On Obnoxious Characters
A Good Man in Africa
By William Boyd
1981 Hamish Hilton, Vintage International, 2003
Reviewed by Seana Graham
This was a title we picked very much by chance in my book group recently. Some of us had read William Boyd before and liked him, and this happened to be a book that was lying around at our host’s house. I learned even before we met again that one member had disliked it, and so was curious to see how the others in the group would evaluate it. I suspected there would be a divide and I was right. This is because Morgan Leafy, the “Good Man” of the title, is not actually a very good man. In fact, the novel opens with the words which suggest exactly what sort of good man he is.
“Good man,” said Dalmire, gratefully accepting the gin Morgan Leafy had poured him. “Oh, good man.”
It is a very British phrase, meaning something along the lines of “I knew I could count on you to know how to do the right social thing in the moment.” It speaks more to class than virtue. At that moment, Morgan, while outwardly polite, is silently screaming obscenities at Dalmire, who has just proposed marriage to the woman Morgan had designs on. True, Morgan thinks he might actually be in love with her, but Morgan doesn’t know himself very well yet. If you were to hang out with him, you might be fooled into thinking him a decent man, at least for awhile. But his internal monologue is one of querulousness and aggrievement. He is a hard man to like, knowing his actual thoughts as we do. Stuck in a British enclave in a West African backwater, his sole aim is to get out, and all his actions serve that aim. This puts him in an impossible and in many instances hilarious situation, as events cascade beyond his control. Suffice it to say he gets his just deserts.
The members of our group who did not like the book thought Morgan unsympathetic and so found it hard to engage with his story. But those of us who loved the book found a curious transformation happening in our feelings as we read on. We may not have found Morgan likeable but we were brought around to caring about him. I found a clue fairly early on as to how Boyd means us to view Morgan Leafy. In this passage, Morgan is reviewing the day before going to sleep:
He took uneasy, faltering stock of his day. Had he done anything he could be remotely proud of? Had he done anything good? Had he done anything thoughtful, unselfish or unmotivated? Had there been any event that wasn’t directed towards the sole end of furthering the material, physical and spiritual well-being of Morgan Leafy, Esquire? Well…no. He had to admit it: a definite, unqualified no. Thinking back he ruefully acknowledged that he’d been rude, sulky, bullying, selfish, unpleasant, hypocritical, cowardly, conceited, fascist, etc., etc..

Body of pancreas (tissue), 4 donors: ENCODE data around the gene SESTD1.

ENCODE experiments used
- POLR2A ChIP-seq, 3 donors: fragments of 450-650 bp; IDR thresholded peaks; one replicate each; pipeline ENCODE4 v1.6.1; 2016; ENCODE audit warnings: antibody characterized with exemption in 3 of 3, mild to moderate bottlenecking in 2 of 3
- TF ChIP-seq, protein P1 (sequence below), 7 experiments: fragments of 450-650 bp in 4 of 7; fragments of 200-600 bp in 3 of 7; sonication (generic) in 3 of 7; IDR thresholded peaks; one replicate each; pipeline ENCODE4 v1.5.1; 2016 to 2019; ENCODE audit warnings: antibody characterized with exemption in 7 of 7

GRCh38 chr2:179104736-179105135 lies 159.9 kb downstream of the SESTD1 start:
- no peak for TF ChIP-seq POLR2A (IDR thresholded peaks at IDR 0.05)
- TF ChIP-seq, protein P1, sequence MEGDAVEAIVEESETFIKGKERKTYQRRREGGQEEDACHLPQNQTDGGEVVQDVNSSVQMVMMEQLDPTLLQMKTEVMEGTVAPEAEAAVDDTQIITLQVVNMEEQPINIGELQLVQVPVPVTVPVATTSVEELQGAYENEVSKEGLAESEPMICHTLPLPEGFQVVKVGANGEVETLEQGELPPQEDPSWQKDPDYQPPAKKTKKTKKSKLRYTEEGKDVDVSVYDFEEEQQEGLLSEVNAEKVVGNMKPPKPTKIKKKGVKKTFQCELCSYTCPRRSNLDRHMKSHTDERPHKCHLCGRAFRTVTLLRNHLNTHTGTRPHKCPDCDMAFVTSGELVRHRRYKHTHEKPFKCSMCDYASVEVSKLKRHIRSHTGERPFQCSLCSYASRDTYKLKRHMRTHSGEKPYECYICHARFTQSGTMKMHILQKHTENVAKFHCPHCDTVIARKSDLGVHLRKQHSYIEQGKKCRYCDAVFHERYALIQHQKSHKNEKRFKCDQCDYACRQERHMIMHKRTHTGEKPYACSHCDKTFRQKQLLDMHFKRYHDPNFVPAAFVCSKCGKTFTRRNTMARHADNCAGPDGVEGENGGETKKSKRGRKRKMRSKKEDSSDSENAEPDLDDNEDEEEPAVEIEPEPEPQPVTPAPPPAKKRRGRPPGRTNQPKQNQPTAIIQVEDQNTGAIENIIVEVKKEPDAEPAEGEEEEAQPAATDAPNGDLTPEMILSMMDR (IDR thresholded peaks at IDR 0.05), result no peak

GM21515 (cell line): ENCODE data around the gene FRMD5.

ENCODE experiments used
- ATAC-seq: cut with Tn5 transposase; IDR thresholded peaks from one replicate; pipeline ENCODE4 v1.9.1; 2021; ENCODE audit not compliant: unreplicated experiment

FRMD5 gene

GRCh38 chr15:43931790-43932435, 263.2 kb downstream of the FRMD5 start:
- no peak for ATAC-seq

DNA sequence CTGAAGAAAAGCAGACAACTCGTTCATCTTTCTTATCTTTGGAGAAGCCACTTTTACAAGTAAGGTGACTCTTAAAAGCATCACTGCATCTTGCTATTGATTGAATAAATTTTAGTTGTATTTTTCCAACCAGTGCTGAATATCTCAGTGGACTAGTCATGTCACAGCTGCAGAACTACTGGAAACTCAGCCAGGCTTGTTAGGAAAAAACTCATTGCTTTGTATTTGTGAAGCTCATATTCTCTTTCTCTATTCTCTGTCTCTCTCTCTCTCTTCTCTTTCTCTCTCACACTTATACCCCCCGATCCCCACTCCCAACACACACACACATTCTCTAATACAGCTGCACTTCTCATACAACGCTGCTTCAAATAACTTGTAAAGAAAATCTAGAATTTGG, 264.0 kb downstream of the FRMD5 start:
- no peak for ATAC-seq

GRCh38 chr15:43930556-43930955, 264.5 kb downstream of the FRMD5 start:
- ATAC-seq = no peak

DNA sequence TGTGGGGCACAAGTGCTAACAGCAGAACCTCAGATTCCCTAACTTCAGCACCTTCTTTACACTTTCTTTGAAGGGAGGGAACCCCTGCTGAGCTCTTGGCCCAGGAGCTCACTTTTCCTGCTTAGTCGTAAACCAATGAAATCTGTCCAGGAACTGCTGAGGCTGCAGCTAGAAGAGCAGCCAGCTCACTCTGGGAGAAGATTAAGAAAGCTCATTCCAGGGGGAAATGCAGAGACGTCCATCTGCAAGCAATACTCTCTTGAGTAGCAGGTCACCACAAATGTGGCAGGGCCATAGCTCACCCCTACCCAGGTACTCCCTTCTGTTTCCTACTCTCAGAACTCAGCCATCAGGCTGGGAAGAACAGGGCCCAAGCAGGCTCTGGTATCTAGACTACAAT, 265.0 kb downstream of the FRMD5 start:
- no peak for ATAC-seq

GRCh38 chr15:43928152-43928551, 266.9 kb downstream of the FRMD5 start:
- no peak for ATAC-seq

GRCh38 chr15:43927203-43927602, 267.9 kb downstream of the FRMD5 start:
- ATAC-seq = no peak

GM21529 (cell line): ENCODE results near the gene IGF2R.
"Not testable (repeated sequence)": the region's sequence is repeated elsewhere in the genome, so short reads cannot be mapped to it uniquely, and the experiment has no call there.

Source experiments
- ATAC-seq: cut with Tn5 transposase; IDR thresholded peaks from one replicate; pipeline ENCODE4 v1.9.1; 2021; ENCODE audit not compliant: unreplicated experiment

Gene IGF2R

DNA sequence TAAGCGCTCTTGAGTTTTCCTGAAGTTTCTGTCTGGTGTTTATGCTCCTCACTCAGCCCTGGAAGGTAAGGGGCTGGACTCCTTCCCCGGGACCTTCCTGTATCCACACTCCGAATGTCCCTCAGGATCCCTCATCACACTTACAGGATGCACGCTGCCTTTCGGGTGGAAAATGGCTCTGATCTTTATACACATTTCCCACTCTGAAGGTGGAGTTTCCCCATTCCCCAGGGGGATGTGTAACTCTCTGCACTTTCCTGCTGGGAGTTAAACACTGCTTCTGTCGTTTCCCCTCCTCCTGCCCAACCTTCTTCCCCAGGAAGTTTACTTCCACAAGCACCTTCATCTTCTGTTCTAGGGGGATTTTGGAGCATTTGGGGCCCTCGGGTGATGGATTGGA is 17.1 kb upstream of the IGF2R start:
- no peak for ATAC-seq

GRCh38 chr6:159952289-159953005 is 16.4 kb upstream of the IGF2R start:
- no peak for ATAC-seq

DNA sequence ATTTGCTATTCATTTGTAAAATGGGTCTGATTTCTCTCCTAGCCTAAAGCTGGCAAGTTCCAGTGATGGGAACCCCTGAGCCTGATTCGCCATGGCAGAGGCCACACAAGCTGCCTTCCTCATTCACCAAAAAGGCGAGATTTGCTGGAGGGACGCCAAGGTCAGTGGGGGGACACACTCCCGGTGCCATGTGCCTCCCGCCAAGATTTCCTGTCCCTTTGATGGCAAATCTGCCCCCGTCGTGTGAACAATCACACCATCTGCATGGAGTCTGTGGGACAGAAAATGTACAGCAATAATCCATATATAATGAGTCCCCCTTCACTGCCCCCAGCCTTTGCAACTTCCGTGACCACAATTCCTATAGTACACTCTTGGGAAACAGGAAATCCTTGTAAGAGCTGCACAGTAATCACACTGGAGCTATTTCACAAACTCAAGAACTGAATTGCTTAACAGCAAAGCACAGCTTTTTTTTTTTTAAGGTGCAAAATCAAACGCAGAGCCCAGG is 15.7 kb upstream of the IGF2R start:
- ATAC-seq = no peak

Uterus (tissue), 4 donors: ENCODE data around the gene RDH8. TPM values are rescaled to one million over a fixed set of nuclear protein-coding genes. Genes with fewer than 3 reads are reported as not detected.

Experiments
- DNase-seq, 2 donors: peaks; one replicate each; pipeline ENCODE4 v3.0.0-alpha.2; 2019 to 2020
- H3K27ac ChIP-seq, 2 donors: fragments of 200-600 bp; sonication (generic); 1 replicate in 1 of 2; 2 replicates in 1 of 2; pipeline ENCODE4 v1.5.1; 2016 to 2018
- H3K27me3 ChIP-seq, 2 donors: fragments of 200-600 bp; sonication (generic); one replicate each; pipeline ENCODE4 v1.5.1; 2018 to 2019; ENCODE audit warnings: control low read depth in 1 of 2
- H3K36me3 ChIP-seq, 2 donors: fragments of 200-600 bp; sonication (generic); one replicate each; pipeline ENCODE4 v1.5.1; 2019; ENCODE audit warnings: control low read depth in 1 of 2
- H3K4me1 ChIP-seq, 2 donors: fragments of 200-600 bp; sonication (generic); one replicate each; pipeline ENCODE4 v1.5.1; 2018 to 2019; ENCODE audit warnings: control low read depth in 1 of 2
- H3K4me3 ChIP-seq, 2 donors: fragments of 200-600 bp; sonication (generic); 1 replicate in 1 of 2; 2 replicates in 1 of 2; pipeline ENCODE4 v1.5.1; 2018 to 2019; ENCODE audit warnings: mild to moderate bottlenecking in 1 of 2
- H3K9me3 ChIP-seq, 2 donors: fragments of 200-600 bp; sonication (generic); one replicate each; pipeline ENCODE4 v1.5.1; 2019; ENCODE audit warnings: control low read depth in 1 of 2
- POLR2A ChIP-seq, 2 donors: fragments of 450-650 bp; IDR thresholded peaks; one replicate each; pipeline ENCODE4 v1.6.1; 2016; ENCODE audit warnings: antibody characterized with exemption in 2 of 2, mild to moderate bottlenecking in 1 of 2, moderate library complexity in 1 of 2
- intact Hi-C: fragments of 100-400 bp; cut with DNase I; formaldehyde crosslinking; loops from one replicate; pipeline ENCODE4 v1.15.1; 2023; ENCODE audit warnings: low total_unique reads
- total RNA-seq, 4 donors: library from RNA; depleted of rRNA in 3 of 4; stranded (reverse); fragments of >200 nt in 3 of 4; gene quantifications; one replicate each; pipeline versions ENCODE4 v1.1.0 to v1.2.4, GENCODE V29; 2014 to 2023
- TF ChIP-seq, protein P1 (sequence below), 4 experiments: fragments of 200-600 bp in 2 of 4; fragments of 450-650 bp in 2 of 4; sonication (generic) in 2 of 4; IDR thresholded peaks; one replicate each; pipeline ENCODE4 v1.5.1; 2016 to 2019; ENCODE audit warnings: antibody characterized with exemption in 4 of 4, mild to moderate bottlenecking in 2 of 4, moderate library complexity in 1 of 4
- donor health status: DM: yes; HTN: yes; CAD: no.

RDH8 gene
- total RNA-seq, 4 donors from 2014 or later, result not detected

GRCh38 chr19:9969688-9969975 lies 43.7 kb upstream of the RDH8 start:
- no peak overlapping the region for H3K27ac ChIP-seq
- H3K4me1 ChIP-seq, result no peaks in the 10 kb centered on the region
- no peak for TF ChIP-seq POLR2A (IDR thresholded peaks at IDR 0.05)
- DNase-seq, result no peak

Despite his determination to not act from his conscience, it is clear that Morgan does have one.
Another clue is the way Morgan views Dr. Alex Murray, a terse Scotsman who seems to be the only person in the book with any real integrity. Although Morgan views Murray as his nemesis, he actually is a stand-in for the better self Morgan claims not to have. In the end, Morgan Leafy may actually be a good man who lets expedience lead him down the wrong path for awhile. I think whether you find him a sympathetic character depends a bit on how much you can see yourself in his situation. For women readers, it may be a little harder, as many of his exploitative calculations involve women. Our group on the whole was not too comfortable looking at the world from an uncensored and libidinous male viewpoint. But if you can look beyond that, it is not that hard to identify his monologue as something like our own in our less noble moments.
I found A Good Man in Africa to be a very funny novel, reminiscent of some of Evelyn Waugh and of Kingsley Amis’s Lucky Jim. I am not always so sympathetic to male narrators who are in a stage of arrested development. But Boyd’s underlying wisdom about his character ultimately allows us to see the good man in Morgan too.
Seana Graham is the book review editor at Escape Into Life. She also reviews for the biography website Simply Charly. She attempts to keep up with her various blogs, including Confessions of Ignorance, where she tries to learn a little bit more about the many things she does not know. You can find links to many of her short stories at her blog Story Dump. She has co-authored a trivia book about her native Southern California and is currently working on a screenplay. She lives in Santa Cruz, California.